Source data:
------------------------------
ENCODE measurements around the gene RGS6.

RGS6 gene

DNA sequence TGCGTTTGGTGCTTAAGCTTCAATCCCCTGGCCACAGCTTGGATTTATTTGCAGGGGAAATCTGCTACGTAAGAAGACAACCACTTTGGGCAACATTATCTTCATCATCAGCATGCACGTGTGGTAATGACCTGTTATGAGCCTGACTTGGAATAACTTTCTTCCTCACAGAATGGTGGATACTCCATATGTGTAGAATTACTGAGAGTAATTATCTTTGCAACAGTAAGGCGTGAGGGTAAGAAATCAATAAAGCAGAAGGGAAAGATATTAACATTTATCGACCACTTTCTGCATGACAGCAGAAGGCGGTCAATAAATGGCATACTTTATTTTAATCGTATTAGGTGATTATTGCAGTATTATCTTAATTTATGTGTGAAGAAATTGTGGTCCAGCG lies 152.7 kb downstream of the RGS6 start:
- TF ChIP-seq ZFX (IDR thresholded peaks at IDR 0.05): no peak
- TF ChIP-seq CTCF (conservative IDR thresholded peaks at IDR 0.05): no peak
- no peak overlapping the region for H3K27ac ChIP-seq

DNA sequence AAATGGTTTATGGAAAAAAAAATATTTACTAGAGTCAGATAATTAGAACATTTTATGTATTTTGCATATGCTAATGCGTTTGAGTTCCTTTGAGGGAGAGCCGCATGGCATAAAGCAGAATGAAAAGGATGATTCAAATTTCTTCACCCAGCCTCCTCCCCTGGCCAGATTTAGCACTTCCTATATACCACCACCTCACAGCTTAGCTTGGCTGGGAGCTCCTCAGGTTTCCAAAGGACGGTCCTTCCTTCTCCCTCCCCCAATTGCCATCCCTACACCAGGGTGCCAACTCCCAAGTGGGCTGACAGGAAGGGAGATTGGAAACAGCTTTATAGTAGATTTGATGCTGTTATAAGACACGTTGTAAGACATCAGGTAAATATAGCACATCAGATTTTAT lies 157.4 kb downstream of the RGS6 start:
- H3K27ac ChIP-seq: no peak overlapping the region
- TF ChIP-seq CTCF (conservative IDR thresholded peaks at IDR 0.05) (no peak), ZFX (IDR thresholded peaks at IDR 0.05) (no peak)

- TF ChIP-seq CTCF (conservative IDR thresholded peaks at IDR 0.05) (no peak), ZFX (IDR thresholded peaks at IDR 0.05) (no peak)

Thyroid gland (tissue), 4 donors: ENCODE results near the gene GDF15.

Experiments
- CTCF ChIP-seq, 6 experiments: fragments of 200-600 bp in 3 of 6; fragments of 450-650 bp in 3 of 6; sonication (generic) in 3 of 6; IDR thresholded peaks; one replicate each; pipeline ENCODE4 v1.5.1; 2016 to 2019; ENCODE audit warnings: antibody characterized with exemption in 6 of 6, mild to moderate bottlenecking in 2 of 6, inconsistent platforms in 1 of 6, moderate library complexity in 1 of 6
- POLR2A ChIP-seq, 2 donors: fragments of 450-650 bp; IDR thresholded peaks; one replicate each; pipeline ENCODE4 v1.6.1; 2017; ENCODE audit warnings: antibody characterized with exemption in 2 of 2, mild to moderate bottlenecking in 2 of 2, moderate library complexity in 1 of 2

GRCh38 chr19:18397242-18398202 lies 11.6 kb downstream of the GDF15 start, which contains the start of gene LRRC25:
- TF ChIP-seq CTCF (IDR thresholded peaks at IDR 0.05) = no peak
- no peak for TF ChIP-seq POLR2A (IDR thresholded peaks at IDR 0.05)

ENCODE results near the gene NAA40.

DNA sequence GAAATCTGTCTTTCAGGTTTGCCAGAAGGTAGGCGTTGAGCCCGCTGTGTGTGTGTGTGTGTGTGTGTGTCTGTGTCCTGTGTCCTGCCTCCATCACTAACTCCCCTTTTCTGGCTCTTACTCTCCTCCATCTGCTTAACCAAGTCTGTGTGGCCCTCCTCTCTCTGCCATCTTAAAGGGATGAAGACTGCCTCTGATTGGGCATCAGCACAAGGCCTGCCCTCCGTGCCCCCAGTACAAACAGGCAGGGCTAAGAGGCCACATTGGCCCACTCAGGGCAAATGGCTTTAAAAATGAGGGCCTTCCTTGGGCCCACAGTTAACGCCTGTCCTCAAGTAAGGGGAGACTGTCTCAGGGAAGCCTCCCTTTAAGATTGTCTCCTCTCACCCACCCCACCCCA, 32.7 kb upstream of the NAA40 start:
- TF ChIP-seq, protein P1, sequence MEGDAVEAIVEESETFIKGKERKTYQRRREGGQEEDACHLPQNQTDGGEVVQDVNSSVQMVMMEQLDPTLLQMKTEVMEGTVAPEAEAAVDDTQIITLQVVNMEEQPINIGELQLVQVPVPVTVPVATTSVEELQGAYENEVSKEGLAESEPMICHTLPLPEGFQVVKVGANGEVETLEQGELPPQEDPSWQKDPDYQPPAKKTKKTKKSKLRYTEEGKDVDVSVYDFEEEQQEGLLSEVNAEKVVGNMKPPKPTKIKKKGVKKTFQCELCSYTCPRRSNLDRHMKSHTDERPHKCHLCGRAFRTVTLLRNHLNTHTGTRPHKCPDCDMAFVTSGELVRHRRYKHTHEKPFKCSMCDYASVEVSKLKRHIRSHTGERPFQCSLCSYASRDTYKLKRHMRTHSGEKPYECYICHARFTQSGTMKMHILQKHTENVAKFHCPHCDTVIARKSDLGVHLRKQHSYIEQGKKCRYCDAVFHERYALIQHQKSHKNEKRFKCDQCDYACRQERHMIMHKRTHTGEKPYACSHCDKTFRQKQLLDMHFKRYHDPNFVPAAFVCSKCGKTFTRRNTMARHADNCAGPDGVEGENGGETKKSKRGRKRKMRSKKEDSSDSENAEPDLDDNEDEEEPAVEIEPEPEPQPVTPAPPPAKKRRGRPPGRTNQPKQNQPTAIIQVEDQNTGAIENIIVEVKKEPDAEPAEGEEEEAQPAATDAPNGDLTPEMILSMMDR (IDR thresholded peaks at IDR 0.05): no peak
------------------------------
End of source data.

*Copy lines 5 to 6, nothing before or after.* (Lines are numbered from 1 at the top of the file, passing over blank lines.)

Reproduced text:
- TF ChIP-seq CTCF (conservative IDR thresholded peaks at IDR 0.05): no peak
- no peak overlapping the region for H3K27ac ChIP-seq